That’s a great tip, ‘Becca. And a great example about how to talk about a “sore spot” with grace–and good manners! It’s hard for me to be caught off guard to answer questions I might tend to get a little defensive about (like my toddler who’s near the low end of the weight chart, for example) and it’s so much easier for me to have a nice conversation about it if I’ve thought it through in advance.

  5. Lucky says:

    We’ve stopped traveling for holidays. It was just too much once the kids came along. These tips will come in handy all year long though.

    At least both sides of our families always balance the craziness with good food. That’s what I try to focus on. 🙂

  6. Danielle says:

    These are really good tips. Thankfully, our family holiday get togethers are very small & intimate. We all get along too so I’m extremely grateful. By small I mean either it’s just me, my husband & my parents or the 4 of us & my aunt & uncle, plus a neighbor. I guess I’m really spoiled 🙂

  7. I also consider myself an accidental expert on this topic… unfortunately. While most of our family is great, we have a few family members that are particularly difficult, and when we get together with them, it’s very important that things are ‘contained’: specified amount of time to be together, and plan of action if things go awry. This makes getting together manageable; otherwise, I don’t think it would work. Enjoyed your tips!

  8. DFrazzled says:

    I was dreading a Thanksgiving a few years ago–I knew some of our family would be talking real estate, vintage wines, and golf, and the other half of the family would be talking layoffs, trading in cars for beaters, and where to get the cheapest groceries.

    I decided to put a generic open-ended question underneath each plate at the table–not knowing where anyone would sit. During dinner, each person was asked to answer their question. So instead of focusing on the things that divided us, we talked about family heritage, someone’s worst hair cut, their favorite camping trip, or their first date.

    It really changed the mood at the table, making the night as enjoyable as the food.

  9. Malisa says:

    I really appreciated this post! Great reminder to talk to everyone and not gossip, even though it seems so fun. We’ll have 45+ people this year, so of I just go around and say hi, that should occupy me for a long time.

    Thinking about how it feels to be “that” person has helped me in the past. Going to try and remember that this year too.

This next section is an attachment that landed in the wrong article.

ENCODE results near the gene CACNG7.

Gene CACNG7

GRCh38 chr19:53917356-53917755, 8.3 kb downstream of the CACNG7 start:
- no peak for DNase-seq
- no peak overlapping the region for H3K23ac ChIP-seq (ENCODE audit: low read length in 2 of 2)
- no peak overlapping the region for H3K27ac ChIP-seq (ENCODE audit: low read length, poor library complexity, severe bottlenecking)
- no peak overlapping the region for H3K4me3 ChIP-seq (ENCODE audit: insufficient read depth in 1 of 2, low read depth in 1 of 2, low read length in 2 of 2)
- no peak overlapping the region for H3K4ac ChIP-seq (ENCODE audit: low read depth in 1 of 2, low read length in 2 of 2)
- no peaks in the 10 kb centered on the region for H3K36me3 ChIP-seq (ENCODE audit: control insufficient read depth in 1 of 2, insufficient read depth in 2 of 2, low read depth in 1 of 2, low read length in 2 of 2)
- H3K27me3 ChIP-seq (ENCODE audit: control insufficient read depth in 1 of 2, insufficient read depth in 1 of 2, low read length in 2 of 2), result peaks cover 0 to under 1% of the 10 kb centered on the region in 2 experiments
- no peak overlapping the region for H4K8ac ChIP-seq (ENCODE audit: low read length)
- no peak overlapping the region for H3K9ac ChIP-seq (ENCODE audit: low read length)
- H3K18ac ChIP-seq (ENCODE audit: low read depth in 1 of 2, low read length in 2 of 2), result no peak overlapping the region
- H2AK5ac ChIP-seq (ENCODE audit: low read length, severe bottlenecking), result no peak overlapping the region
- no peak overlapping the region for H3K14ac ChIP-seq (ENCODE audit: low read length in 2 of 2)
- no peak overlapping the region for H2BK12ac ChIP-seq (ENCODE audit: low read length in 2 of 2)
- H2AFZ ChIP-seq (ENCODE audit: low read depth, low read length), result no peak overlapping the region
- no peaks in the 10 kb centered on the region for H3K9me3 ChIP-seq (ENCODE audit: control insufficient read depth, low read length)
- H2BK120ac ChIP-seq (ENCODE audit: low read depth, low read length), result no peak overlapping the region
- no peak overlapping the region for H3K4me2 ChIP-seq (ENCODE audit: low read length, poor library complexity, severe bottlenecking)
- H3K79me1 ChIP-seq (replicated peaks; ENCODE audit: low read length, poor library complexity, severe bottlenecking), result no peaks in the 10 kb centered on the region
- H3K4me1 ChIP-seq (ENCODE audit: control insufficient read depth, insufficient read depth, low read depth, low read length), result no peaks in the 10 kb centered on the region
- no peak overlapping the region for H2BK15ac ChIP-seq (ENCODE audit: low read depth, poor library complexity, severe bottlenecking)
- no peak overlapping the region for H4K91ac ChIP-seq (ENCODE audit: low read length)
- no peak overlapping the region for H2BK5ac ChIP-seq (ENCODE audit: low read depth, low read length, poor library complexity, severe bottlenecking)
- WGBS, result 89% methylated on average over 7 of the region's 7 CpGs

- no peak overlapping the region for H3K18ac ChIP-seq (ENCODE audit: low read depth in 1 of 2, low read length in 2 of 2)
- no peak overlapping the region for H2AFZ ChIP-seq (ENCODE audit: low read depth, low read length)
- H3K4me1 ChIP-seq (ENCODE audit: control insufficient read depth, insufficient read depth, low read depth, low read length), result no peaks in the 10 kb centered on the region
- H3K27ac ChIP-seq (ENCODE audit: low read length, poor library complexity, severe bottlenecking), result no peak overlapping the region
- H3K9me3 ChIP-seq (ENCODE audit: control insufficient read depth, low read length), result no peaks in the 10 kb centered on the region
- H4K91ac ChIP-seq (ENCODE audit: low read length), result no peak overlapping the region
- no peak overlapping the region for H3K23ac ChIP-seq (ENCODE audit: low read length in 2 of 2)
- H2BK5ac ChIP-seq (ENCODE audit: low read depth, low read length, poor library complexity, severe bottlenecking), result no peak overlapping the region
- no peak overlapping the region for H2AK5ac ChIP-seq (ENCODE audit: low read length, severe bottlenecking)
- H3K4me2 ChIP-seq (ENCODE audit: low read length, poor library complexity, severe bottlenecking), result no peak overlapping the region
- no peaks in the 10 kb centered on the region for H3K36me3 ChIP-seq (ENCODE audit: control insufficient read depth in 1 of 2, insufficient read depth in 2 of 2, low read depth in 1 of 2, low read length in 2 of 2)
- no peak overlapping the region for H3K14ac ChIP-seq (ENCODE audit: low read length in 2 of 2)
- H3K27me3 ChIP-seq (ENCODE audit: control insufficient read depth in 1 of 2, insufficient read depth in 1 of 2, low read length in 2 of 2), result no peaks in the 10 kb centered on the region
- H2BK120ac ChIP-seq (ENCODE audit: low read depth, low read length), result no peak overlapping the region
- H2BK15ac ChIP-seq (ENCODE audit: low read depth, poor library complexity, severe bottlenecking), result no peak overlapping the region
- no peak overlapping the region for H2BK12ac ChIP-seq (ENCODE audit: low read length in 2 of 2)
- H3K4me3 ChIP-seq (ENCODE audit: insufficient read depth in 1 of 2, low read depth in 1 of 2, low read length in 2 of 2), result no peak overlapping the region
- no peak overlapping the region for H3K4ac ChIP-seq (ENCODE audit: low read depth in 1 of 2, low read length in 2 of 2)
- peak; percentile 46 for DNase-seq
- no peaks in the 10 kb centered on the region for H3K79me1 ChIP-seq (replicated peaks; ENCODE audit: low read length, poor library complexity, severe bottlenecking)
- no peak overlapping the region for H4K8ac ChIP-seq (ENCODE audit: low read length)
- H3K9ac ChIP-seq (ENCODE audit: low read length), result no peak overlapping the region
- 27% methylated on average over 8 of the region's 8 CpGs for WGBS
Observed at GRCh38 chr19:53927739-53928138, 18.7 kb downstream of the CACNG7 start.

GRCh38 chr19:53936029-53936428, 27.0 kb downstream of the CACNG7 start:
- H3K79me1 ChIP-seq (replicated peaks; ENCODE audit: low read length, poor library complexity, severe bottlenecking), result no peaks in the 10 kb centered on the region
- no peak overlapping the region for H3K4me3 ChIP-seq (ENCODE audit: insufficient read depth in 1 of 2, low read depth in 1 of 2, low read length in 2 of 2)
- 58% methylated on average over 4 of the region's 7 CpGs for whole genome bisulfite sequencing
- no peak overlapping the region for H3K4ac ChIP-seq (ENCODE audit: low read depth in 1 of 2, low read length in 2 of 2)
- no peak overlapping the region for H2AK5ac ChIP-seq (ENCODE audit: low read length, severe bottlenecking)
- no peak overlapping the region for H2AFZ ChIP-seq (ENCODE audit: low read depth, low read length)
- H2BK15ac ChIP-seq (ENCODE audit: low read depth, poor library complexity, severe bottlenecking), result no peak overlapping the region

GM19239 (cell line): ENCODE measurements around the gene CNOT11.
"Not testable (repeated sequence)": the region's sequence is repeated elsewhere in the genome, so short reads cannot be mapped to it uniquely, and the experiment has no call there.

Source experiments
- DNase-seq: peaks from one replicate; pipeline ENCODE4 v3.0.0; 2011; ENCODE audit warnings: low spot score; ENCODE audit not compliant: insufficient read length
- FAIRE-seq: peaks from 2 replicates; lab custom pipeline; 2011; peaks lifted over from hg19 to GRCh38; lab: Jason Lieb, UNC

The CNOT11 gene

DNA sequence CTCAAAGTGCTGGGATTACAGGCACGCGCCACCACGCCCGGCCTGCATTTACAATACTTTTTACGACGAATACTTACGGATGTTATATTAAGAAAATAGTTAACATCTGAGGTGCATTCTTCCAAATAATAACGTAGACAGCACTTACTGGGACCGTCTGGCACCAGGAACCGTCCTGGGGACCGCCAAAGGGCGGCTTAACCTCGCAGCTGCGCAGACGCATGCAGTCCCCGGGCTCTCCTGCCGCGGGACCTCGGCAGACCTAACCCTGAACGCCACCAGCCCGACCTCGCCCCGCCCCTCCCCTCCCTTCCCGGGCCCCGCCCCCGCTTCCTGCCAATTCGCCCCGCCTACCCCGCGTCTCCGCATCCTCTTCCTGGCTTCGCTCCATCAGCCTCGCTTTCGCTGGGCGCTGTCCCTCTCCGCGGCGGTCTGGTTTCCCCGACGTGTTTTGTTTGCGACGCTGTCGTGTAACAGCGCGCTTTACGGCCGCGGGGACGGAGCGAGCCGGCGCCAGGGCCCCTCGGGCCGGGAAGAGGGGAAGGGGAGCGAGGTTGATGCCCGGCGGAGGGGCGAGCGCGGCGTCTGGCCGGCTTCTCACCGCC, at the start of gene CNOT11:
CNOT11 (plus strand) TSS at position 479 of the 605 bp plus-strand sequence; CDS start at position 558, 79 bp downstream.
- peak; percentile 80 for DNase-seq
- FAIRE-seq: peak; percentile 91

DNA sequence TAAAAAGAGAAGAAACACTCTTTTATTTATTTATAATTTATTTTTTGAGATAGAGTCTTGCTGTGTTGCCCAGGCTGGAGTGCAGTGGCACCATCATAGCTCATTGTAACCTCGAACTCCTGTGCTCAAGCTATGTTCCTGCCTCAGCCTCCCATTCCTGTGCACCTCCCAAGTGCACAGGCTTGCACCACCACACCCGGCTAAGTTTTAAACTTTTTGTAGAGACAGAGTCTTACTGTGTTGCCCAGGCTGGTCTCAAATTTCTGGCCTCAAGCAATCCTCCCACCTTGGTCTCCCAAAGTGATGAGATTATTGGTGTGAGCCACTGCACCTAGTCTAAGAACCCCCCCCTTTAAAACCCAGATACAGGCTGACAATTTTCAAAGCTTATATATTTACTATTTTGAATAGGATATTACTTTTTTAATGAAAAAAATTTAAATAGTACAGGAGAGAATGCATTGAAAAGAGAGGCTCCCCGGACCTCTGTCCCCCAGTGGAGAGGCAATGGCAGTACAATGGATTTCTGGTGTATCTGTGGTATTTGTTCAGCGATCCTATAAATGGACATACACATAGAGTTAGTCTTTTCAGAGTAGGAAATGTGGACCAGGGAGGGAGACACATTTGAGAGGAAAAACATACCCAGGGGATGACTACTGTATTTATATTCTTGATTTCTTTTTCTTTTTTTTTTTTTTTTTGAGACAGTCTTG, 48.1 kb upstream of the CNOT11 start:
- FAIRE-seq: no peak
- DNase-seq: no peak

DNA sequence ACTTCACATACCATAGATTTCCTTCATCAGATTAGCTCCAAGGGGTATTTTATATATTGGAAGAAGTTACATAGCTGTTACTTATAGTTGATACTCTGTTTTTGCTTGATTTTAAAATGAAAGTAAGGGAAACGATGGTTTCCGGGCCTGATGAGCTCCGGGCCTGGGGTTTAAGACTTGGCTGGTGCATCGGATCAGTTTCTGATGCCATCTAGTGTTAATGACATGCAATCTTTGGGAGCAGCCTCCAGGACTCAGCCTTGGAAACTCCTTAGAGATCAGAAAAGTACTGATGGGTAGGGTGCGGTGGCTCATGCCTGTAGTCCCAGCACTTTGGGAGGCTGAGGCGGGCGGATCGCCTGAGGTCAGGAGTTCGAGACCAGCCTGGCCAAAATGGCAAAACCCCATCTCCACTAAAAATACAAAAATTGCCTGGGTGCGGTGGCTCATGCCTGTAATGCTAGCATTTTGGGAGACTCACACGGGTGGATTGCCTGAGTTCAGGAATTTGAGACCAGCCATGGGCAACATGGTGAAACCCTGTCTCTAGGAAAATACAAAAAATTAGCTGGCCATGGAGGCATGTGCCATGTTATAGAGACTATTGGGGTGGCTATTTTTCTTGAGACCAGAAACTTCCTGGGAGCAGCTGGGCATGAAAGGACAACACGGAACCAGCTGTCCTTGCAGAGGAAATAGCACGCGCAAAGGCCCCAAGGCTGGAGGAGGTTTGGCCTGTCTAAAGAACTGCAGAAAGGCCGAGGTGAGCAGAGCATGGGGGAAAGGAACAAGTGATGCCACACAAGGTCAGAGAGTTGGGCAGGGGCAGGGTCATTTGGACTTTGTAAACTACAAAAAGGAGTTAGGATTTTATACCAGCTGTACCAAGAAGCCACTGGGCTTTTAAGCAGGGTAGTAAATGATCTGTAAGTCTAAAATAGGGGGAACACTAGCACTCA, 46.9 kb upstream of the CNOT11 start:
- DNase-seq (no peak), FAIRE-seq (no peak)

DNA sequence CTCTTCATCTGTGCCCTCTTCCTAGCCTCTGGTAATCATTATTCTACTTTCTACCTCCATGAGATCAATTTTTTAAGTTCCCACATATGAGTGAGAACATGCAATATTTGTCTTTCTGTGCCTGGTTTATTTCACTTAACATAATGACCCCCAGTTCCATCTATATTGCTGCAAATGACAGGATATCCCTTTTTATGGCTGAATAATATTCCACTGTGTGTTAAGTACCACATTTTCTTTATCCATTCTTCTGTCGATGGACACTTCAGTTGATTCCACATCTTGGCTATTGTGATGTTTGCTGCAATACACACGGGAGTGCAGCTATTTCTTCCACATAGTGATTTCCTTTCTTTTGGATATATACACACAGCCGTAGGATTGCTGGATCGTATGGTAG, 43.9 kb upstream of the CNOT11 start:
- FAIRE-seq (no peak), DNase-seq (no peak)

10. TyKes Mom says:

    I needed this, lol! Sometimes dealing with a crazy family, especially when extended family and in-laws are involved, can take some emotional prep work. These tips are wonderful. I would love it if you would link up to my Frugal Christmas Week so my readers can check this out as well! Thanks!

  11. Suzette @ jambalaya says:

    LOVE this post too – came over after you suggested it to someone today.

    Thanks for this. I agree that gossip = love and peace killer FOR SURE. Agreed it can be tempting…

    Yep, family is definitely…well, you know. Interesting.

    Happy Weekend to you! Still so glad you hopped over to see the scalp exfoliant – my brother’s girlfriend wants me to get him to do it. Ha We’ll see! That would be fun to have a guy’s perspective on it. 🙂

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  13. Kristen says:

    do you have one for how to deal with your crazy in laws?
    I don’t get to spend the holidays with my family so I miss them terribly (not that we celebrate thanksgiving) and forget how crazy they are, but my in laws.. man, they are a different story. I’m scared for tomorrow…

  14. Steph says:

    One thing that has helped us is know what’s negotiable and what’s not. For instance, we’re okay with our kiddos having extra sweets but it’s not acceptable for our daughter to have gluten no matter how crazy the family thinks we are…

  15. Trace says:

    Last year was a nightmare so this year, we are having our nuclear family plus my father-in-law for the traditional Thanksgiving. Later, the adults are going to a restaurant with a difficult family member and her family, since her unkindness was just too much to make my kids endure. I can be nice and polite for an hour or so, but I am teaching my kids that I will not make them endure emotionally abusive comments (she picks on the weakest).

  16. Faith R says:

    Love this post. My key to happiness at the holidays is to keep my expectations reasonable. After a few years of this I have genuinely become more thankful for what (and who) I have instead of perpetually disappointed.

  17. Becca McCann says:

    My tip? Keep a sense of humor! When my family has its crazy moments, it just makes me feel like we could pass as characters in A Tangled Web or Pat of Silver Bush. The trick is “laughing when things go wrong.” 🙂

  18. Sara says:

    Good things to remember! This year will be the first time seeing some family members after our wedding (Sept. of 2013), family members who were far less than supportive and we haven’t spoken since that day. Got to remember not to show up in a defensive attitude! Does “not my circus, not my monkeys” still apply when it’s family?

  19. Mel says:

    Had to stop in now that the holidays are over and thank you for this article. I found it a few days before Christmas, and it was tremendously helpful. Much of the advice I already employed, but #3 was not something I’d thought of before, and #5 was a timely reminder that fit perfectly with some emotional habits I’ve been working on this year. I kept both of those, in particular, top of mind, and whaddya know, this was one of the best holiday seasons in recent memory! I’ve already created a reminder with a link back to this article in Google Calendar for November 1 so I can revisit and prepare even further in advance. Thank you! 🙂